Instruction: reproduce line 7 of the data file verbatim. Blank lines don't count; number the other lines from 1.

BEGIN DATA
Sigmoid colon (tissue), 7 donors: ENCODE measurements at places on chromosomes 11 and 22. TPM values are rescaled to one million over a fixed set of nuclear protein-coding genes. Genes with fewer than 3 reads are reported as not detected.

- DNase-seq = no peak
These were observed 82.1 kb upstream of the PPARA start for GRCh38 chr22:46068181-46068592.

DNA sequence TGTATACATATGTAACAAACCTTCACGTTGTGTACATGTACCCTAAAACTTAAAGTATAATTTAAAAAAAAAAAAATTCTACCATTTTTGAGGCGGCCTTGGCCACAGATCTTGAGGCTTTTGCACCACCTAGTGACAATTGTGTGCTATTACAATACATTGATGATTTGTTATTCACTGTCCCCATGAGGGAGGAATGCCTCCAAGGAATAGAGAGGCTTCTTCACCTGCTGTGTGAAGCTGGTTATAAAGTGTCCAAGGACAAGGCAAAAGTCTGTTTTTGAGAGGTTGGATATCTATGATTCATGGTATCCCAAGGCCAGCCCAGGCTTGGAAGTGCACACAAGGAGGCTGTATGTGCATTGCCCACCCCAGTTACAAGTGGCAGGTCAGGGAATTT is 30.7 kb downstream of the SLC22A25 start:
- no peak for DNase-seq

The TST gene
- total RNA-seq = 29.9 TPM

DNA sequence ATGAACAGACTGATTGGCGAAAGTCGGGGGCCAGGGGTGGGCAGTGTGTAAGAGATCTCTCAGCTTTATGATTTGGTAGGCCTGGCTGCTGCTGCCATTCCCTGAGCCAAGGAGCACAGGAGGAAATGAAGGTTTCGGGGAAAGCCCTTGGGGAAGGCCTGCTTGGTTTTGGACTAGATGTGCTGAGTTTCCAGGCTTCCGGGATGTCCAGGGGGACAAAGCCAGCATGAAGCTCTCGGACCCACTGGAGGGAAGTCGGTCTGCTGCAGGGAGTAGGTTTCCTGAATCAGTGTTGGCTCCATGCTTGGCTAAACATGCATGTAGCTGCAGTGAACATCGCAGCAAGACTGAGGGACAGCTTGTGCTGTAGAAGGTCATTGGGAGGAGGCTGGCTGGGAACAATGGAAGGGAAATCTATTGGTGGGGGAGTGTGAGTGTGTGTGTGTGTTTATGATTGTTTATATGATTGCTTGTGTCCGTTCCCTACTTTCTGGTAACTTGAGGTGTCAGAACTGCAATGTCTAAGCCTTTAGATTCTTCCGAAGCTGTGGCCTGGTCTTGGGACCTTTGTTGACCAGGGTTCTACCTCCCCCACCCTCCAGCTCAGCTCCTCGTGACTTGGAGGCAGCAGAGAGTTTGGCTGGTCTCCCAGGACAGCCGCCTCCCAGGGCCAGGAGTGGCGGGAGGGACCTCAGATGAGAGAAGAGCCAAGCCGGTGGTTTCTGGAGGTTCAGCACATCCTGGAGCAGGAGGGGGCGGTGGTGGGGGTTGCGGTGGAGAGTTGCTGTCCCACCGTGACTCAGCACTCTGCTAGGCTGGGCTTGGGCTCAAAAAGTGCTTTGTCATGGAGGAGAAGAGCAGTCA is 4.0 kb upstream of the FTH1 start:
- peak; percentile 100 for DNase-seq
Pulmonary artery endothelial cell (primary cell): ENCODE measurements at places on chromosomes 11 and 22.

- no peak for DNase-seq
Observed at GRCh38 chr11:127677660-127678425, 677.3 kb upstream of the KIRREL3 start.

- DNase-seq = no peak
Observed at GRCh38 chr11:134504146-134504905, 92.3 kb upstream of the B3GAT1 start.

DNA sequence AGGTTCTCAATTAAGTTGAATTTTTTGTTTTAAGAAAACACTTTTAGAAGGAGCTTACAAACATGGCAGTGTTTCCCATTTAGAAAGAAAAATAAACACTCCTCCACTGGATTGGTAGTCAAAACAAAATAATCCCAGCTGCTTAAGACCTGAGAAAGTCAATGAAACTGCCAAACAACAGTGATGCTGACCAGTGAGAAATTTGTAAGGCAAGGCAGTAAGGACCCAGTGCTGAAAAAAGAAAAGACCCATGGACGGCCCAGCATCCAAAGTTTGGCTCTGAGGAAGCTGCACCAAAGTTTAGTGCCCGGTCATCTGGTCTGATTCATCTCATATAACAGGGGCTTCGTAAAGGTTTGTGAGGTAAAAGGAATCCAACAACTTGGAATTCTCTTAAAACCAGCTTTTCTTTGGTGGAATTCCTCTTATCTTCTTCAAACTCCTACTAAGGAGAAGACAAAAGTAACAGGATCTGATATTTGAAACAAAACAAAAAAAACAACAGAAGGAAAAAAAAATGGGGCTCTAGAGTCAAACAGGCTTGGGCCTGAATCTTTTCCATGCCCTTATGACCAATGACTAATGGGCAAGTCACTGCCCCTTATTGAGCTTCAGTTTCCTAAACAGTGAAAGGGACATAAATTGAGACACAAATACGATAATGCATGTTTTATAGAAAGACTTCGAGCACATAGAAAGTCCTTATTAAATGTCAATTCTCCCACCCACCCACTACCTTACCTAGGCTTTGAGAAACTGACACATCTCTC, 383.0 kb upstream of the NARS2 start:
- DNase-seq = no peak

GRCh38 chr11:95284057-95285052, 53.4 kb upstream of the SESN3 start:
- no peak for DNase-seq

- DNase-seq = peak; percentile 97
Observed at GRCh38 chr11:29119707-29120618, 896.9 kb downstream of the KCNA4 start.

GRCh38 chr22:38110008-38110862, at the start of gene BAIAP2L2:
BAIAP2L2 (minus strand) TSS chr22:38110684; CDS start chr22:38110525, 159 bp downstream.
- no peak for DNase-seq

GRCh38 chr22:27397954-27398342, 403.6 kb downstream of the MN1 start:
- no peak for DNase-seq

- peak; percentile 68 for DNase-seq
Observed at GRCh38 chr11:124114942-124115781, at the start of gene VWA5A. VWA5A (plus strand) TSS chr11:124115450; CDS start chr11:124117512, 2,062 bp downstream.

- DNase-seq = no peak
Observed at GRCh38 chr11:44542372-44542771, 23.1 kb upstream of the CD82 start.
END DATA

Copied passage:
- total RNA-seq = 29.9 TPM